Activation of the glutathione (GSH) redox cycle with production of glutathione disulfide (GSSG) has been shown to occur in the diaphragm during inspiratory resistive loading (RB). Buthionine sulfoximine (BSO) lowers tissue GSH by irreversibly inhibiting the rate-limiting synthesis enzyme γ- glutamylcysteine synthetase. We investigated the effects of BSO on rat diaphragm function both at rest and after a period of RB. Rats in the RB groups underwent inspiratory RB until they were unable to sustain 70% of their maximal airway pressure. A portion of the diaphragm was analyzed for GSH and GSSG levels, and measurements of in vitro contractile properties included contraction times, maximal tetanic tension (Po), maximal twitch tension (Pt), and force frequency curves. BSO treatment produced a profound depletion of diaphragmatic GSH. Neither BSO nor RB alone significantly altered diaphragm contractile properties at this load of RB. But, in BSO-RB rats, there was a significant decrease in Pt, Po, and tetanic tension at all frequencies of stimulation compared with those in other groups. These data reveal that animals treated with BSO followed by inspiratory resistive loading exhibit marked diaphragm impairment, suggesting that GSH may play an important role in protecting the diaphragm from the stress induced by this resistive breathing protocol.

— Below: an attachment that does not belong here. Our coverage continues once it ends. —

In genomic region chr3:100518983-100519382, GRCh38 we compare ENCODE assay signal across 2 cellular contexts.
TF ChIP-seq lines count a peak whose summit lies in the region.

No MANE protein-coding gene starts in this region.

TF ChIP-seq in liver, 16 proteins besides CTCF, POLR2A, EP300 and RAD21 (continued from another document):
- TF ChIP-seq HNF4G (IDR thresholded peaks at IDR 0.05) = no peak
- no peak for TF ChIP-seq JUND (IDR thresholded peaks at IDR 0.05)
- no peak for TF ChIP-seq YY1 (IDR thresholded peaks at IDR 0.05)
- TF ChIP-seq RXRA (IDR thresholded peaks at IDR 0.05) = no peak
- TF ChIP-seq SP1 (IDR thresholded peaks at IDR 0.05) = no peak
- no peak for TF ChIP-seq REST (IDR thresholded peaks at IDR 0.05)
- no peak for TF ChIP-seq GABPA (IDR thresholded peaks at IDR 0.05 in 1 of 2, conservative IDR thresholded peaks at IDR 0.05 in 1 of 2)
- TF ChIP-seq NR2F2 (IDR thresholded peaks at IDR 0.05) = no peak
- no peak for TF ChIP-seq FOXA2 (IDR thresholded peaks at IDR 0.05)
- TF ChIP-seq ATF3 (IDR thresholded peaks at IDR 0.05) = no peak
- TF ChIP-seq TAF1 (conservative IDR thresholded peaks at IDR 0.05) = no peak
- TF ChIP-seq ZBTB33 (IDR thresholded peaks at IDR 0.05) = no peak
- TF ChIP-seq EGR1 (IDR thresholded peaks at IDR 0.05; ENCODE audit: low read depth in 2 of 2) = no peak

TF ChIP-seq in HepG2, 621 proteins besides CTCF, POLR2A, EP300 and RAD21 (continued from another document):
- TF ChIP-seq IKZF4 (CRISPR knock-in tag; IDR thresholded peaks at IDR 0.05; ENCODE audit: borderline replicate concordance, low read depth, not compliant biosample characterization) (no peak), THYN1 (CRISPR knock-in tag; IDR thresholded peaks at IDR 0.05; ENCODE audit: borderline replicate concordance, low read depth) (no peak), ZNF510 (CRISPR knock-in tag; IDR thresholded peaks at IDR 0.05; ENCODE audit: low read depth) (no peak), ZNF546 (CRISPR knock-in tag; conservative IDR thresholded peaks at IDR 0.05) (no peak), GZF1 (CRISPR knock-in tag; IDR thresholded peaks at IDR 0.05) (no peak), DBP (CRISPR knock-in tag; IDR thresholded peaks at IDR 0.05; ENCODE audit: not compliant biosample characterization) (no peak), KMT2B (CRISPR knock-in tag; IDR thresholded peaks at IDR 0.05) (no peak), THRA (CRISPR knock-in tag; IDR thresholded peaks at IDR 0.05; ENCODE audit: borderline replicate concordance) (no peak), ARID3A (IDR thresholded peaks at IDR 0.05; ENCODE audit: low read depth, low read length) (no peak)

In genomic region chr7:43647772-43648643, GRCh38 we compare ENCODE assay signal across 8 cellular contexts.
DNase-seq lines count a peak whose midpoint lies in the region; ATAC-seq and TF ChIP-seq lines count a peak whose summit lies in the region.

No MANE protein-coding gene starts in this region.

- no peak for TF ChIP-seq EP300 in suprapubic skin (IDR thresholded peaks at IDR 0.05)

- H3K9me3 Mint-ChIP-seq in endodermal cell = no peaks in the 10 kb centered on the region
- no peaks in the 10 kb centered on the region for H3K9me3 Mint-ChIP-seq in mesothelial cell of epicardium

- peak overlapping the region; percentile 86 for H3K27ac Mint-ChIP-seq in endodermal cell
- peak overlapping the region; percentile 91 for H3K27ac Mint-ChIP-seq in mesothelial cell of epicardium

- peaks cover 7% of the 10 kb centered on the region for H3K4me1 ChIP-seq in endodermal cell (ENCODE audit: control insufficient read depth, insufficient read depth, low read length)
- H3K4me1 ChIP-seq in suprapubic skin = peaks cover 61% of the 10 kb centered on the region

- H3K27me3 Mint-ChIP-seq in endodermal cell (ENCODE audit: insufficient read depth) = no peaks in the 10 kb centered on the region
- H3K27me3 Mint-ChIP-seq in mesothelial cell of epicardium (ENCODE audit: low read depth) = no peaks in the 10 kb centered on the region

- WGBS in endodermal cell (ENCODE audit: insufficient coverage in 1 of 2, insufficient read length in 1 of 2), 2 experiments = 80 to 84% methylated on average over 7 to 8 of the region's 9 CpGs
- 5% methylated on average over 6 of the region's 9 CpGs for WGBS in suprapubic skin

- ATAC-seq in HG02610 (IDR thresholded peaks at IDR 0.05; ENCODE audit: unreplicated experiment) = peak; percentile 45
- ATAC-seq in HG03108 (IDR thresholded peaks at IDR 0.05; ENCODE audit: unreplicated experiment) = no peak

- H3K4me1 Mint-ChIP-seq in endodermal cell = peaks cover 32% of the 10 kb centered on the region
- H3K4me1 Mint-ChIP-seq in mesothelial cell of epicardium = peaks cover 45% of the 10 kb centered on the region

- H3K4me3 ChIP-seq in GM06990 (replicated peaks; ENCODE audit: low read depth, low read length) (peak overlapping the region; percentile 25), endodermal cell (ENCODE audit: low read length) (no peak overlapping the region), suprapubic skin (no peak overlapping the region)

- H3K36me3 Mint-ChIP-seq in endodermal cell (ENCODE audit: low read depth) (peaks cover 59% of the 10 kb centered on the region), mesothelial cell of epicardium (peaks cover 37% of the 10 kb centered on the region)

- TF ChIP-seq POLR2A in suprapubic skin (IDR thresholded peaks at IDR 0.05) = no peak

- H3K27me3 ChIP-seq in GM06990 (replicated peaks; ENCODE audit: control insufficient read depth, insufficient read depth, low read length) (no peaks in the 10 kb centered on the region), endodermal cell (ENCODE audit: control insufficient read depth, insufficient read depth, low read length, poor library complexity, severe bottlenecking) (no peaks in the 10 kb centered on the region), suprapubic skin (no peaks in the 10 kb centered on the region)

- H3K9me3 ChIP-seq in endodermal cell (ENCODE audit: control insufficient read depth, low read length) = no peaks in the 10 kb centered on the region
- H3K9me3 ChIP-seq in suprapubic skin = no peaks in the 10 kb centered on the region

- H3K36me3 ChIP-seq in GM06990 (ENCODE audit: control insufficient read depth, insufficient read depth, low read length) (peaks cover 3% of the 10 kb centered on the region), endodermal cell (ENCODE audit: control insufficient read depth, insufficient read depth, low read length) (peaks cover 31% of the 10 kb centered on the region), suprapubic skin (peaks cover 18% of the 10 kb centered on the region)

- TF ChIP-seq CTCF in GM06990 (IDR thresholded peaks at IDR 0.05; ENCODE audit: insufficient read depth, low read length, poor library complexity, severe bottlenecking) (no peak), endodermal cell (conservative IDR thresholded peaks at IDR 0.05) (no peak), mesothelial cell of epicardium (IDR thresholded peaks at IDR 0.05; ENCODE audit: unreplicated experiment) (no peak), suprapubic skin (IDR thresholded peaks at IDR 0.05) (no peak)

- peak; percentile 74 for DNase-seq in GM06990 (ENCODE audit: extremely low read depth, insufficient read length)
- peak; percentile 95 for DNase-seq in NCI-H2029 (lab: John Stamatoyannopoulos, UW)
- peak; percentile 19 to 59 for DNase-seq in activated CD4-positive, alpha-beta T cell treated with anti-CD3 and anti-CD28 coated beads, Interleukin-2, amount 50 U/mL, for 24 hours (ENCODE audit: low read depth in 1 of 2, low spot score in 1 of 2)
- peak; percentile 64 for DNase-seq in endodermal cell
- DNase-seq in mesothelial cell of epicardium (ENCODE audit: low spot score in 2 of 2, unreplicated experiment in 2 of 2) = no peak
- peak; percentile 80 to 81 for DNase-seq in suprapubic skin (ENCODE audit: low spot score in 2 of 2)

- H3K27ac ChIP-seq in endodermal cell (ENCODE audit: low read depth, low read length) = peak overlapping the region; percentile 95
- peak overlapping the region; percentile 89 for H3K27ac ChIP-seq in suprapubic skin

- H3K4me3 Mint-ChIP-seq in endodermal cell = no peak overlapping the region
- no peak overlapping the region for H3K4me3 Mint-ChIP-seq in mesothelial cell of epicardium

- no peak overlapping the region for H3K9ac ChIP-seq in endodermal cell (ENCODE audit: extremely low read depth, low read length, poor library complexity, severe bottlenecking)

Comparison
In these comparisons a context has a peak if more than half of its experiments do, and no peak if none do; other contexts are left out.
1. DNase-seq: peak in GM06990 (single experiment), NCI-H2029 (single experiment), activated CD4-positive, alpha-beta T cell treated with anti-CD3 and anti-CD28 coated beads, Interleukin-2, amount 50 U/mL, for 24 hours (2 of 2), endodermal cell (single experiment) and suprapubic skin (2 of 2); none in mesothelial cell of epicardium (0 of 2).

|Number of pages||5|
|Journal||American Journal of Respiratory and Critical Care Medicine|
|State||Published - Apr 1994|
ASJC Scopus subject areas
- Pulmonary and Respiratory Medicine
- Critical Care and Intensive Care Medicine